Hyperspectral Imaging System Used For Dental Restoration

In an article published in the journal Micromachines, researchers used a hyperspectral imaging system for the colorimetric characterization of four in-vivo maxillary anterior teeth. Results were compared with similar studies carried out with other measuring systems to validate the proposed capturing protocol.

Study: Validation of a Hyperspectral Imaging System for Color Measurement of In-Vivo Dental Structures. Image Credit: Alex Mit/Shutterstock.com

How Color of Human Teeth is Defined

Human teeth are made up of pulp (soft tissue) coated by two hard tissues, i.e. enamel and dentin. The optical characteristics of each of these tissues are quite distinctive, and they are also very complicated. Due to its translucency, dentine mostly determines tooth color, with enamel having a small impact. However, the ultimate shade of a tooth is partly influenced by the thickness of the enamel and dentine layers, which affects the amount of light that passes through them.

As the layer thickness changes depending on the different tooth sections rather than being constant across the whole tooth structure, it results in a color gradient along the various axes of the natural dental structures.

With standard instruments used in clinical settings, which often determine color by single spot measurements or broad, integrated measuring regions, these color changes inside tooth structures are exceedingly challenging to assess.

Figure 1. Schematic representation of the measurement set-up used to measure the hyperspectral reflectance images of the four maxillary incisors.

Tools for Color Measurements in Dentistry

For objective color measurements in dentistry, colorimeters, spectrophotometers, and digital imaging systems are now the most used tools. Each of these tools has benefits and drawbacks.


Despite strong measurement reproducibility, colorimeters are susceptible to systematic errors brought on by edge-loss effects from the sample’s surface.


On the other hand, due to their capacity to detect the quantity of light reflected over the visible spectrum range, spectrophotometers may provide more systematic and accurate readings than colorimeters or digital imaging techniques, even if they need calibration for accurate measurement.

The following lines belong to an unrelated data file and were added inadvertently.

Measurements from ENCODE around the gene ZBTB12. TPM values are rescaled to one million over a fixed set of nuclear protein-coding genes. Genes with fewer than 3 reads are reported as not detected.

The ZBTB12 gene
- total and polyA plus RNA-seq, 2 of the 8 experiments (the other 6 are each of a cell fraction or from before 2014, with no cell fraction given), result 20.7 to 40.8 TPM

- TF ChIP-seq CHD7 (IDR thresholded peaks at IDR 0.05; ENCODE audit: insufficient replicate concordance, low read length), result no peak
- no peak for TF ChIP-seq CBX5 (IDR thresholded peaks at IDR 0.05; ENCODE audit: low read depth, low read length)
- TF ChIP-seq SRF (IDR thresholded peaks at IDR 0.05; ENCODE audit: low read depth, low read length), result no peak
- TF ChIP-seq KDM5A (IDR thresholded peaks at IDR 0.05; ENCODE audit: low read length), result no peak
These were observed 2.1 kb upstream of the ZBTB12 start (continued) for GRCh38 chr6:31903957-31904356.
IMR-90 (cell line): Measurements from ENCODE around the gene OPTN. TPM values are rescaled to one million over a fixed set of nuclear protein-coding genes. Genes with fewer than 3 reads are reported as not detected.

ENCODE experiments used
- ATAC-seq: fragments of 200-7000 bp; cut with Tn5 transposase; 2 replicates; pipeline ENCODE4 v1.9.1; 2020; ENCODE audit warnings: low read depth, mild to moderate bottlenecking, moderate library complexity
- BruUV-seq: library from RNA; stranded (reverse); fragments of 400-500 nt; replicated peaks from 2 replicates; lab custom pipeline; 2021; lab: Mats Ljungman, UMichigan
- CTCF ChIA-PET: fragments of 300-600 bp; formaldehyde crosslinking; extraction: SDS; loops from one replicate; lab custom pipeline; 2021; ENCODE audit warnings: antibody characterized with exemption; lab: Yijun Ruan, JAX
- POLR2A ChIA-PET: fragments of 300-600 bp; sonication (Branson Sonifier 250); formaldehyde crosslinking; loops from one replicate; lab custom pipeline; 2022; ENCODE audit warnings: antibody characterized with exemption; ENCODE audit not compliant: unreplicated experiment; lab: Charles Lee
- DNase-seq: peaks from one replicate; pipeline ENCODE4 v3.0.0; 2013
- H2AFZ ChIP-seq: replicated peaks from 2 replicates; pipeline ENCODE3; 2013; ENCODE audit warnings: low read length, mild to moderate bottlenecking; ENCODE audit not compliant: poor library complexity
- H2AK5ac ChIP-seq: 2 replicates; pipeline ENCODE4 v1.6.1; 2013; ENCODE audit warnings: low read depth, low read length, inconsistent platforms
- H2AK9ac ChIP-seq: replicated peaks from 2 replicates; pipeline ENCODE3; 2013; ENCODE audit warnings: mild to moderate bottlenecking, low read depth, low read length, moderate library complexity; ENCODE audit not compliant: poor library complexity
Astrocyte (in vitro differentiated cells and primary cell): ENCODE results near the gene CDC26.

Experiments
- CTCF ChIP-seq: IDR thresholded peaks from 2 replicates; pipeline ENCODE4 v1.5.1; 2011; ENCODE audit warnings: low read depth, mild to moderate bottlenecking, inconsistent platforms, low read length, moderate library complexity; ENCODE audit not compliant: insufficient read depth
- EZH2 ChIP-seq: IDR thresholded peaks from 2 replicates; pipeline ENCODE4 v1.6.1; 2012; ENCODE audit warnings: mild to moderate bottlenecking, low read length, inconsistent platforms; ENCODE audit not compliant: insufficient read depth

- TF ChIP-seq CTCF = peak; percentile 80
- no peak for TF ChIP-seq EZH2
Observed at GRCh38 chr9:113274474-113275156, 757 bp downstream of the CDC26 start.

Digital Imaging Systems

Finally, digital imaging systems are the simplest method for measuring color in dentistry. They are becoming more common in the dental industry owing to the opportunities they open up when used with other software and editing tools. However, they are not systematized, need calibration, and involve the human eye in some degree of subjective shade choosing.

Workflow scheme of the spectral image capturing protocol, data processing and CIE L*, a* and b* values extraction corresponding to the cervical, middle and incisal thirds.

Figure 2. Workflow scheme of the spectral image capturing protocol, data processing and CIE L*, a* and b* values extraction corresponding to the cervical, middle and incisal thirds.

Correlations between Adjacent Teeth and Tooth Segments

Using various color measurement tools, including spectrophotometers, digital photography, and colorimeters, many researchers have sought to discover the color relationship between three tooth segments, i.e. the cervical, middle, and incisal. These researchers concluded that there are considerable variances between various teeth and sections of the same tooth and that to maximize the effectiveness of the restorations, unique shade selection for each tooth and different areas of a tooth should be taken into consideration.